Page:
11. You’re being somewhat dishonest here, Matt. Either that or you’ve seen much less of Southern California than you portray.

    Are the worst areas here as bad as the worst of Mexico? No, but that’s just trying to measure the degree of awfulness. Once an area has fallen past a certain point it stops being useful to keep measuring the potential for becoming worse yet. Just because a region would be considered an upgrade for much of the world’s poorest doesn’t mean it should be acceptable to exist at all within our borders, especially when it is the direct result of bad policy.

  12. Eric — I’m not being dishonest at all, I’m being literalist. According to my two eyes, I have never seen a place in Los Angeles about which I would feel remotely comfortable in stating, “absolutely nothing that you would say makes them part of the United States of America.” And Baja, California (a place I’m very fond of) is hardly the “worst of Mexico,” which is why I made the comparison (also, I’ve never been to the interior). Your two eyes (and Lonewacko’s) see things differently; I won’t bother calling you “dishonest” about that.

  13. I don’t know what Tancredo meant by his reference to East L.A., all I know is what I mean. For instance, the area around Lincoln Park in Lincoln Heights is attractive and fairly clean. However, if Matt goes there he might feel like he’s in a foreign country based on the perhaps frosty reception he receives. Try it and let us know what happens. This is a real minor point. There are always ethnic enclaves wherever you have large cities and immigrants. However, there usually aren’t such a large number of unassimilated members of one ethnic group in one area (i.e., all of central L.A.)

    For the backstory on Gray Davis, see “Gray Davis Made a Deal With Mexico” here.

    As for the cutesy comments above regarding Irish papists, Eyetalians, etc. etc. would any of you care to enumerate the differences between past immigration and the current immigration from Mexico? If you can’t do that, I’d just suggest stifling your “liberalism” until you know what you’re talking about.

    I posted this on the matt yglesias thread, but it bears repeating. I’d suggest reading the “Recommendations of the U.S. Commission on Immigration Reform” that describes Barbara Jordan’s findings. Here’s a quote:

    “The Commission decries hostility and discrimination against immigrants as antithetical to the traditions and interests of this country. At the same time, we disagree with those who would label efforts to control immigration as being inherently anti-immigrant. Rather, it is both a right and a responsibility of a democratic society to manage immigration so that it serves the national interest.”

    “…[N]othing will take away from the fact that we remain a country of immigration. But at the same time, while we are so hospitable, …our patience grows a little thin when people…try to manipulate our laws and overwhelm the American people by actions that ignore and circumvent the law. The U.S. can reclaim control of our borders without sacrificing our most cherished principles.”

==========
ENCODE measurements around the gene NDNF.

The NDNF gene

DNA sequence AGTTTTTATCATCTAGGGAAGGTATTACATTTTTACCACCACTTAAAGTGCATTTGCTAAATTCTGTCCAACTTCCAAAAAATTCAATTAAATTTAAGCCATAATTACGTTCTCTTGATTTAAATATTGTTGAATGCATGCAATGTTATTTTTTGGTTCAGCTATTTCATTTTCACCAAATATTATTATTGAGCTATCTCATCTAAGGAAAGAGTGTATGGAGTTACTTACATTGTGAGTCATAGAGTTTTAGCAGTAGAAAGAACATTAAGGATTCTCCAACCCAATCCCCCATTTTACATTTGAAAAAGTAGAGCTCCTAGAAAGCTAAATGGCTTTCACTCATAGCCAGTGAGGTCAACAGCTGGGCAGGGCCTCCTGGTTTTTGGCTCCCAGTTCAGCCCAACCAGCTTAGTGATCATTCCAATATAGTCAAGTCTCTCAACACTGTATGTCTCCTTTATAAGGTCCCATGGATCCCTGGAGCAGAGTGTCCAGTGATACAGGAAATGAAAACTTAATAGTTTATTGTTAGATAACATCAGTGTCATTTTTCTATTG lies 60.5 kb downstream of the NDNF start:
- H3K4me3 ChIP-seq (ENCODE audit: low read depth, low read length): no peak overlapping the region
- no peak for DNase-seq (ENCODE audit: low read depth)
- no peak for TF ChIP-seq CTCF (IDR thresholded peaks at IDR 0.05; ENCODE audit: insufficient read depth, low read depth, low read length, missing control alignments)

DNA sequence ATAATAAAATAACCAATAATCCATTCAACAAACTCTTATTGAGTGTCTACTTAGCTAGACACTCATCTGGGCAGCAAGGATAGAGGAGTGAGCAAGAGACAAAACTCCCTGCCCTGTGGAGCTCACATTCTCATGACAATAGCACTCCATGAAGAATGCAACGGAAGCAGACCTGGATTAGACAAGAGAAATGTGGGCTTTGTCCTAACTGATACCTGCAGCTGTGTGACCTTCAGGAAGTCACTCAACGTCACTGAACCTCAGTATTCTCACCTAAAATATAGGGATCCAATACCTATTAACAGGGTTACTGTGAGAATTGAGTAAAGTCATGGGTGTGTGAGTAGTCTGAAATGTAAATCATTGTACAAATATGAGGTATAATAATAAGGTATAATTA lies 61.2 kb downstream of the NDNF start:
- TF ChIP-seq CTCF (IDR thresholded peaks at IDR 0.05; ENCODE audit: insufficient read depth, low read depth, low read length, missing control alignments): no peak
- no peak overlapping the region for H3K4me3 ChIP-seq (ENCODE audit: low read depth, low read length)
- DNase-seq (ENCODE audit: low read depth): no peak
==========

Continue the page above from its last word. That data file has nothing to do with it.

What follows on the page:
14. Regarding second-world conditions in the good ol’ USA, I’d also suggest a visit to Alpaugh, CA between the 5 and the 99 about 1.5-2 hours north of L.A.

    s.m. koppelman: Can you list three differences between Italian-American immigrants of the 1880s and today’s Mexican immigrants?

  15. “would any of you care to enumerate the differences between past immigration and the current immigration from Mexico?”

    OK – contempory immigrants from Mexico learn English faster, absorb American culture via mass media more, mix in mainstream American society more, and move out of the ghetto sooner, than Eye-talians did during the waves of immigration circa 1900.

  16. Is that the best you can do, Lonewhacko? “But the threat of secession is not merely from groups that might be considered on the fringe, Spencer insists, noting the declarations of Mexican leaders…” Yeah right, the article quotes one fringe group and then more hot-air spewing Mexican leaders and this anti-immigration Spencer. So what? I concur with Mo that it’s highly unlikely that Mexicans who have left Mexico are going to want to reunite with Mexico.

    That said, anything is possible, and that includes a secessionist movement. But secession is hardly conquest. If Mexicans move here and then contradict themselves by voting to return to Mexican sovereignty, I’d chalk it up to one of the many dumb things wrought by democracy. But it would still be democracy, not conquest. I don’t believe in trampling on people’s right to movement just because they MIGHT (and highly unlikely at that) vote to do something I would consider very foolish and against my own wishes.

  17. “But secession is hardly conquest. If Mexicans move here and then contradict themselves by voting to return to Mexican sovereignty, I’d chalk it up to one of the many dumb things wrought by democracy.”

    If you favor giving people the chance to take away part of the U.S. and give it to another country, I believe the “T” word applies.